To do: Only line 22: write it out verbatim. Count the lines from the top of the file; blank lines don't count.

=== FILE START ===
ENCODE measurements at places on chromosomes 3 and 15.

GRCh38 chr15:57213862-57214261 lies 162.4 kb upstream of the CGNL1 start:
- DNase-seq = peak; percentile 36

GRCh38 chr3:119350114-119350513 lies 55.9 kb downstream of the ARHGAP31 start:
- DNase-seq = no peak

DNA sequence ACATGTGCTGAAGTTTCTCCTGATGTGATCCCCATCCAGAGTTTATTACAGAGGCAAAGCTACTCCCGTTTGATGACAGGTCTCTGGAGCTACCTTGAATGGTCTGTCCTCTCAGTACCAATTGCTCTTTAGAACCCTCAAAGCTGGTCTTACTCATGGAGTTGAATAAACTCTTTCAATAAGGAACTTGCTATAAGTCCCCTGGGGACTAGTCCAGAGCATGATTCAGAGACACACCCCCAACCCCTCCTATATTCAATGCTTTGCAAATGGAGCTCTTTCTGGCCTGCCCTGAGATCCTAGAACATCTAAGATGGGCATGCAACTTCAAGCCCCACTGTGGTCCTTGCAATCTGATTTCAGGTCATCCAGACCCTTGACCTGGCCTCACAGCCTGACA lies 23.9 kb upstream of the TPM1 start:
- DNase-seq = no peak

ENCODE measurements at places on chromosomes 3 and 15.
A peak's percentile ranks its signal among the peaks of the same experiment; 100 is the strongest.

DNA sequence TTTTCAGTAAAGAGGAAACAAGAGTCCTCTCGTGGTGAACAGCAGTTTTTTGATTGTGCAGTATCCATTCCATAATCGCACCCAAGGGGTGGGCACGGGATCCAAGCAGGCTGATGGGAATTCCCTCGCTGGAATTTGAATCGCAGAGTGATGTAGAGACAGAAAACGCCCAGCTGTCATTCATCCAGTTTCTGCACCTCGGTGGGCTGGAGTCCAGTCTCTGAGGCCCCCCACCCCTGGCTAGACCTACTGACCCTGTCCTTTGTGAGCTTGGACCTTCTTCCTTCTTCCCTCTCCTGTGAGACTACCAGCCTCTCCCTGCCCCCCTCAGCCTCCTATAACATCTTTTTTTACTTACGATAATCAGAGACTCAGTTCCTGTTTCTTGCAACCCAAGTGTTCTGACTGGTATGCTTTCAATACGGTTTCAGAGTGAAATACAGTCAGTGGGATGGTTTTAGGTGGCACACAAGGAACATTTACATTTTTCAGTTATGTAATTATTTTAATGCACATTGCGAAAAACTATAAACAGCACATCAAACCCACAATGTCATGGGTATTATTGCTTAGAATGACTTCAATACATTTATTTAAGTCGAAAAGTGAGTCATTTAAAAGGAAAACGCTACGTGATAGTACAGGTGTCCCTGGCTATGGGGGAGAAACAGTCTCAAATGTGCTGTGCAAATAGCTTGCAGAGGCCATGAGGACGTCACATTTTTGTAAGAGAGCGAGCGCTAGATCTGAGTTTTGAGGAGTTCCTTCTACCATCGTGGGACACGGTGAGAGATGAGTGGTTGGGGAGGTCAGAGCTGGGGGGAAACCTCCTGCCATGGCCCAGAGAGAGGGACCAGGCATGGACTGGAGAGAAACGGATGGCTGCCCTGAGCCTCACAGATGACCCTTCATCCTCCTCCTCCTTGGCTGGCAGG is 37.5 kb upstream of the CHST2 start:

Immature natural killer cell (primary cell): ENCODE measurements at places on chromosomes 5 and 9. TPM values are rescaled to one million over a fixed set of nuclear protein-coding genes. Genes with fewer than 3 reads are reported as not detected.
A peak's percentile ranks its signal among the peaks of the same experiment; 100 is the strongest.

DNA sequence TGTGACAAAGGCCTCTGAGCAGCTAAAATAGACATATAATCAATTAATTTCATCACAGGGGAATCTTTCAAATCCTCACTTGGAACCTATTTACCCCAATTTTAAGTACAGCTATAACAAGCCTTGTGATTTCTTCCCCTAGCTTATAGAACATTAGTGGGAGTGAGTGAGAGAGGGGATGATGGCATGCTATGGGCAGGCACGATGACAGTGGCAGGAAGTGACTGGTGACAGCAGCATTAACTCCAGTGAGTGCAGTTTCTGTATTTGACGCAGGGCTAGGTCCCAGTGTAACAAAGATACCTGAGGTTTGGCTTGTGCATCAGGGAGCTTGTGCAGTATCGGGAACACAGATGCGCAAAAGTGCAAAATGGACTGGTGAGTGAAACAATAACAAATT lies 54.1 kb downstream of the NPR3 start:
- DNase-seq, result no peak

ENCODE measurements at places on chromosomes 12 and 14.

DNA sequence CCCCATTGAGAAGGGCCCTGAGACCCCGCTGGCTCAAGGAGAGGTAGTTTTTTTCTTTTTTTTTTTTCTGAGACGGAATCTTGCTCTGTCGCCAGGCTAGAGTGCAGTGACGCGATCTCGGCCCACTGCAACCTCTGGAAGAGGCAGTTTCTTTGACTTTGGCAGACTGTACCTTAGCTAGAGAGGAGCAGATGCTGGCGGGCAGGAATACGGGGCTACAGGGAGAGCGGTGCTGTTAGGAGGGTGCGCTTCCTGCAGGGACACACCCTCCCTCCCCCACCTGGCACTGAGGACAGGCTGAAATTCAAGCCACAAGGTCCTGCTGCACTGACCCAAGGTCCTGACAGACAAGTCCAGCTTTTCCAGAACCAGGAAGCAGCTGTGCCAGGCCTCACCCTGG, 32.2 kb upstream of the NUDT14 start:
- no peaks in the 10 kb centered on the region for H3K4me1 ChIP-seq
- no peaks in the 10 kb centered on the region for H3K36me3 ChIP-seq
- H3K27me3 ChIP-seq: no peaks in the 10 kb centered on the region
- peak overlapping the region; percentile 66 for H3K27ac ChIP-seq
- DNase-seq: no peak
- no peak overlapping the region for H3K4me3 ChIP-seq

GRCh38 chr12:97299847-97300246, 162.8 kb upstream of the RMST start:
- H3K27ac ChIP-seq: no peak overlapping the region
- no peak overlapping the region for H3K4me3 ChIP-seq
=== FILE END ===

- no peak overlapping the region for H3K4me3 ChIP-seq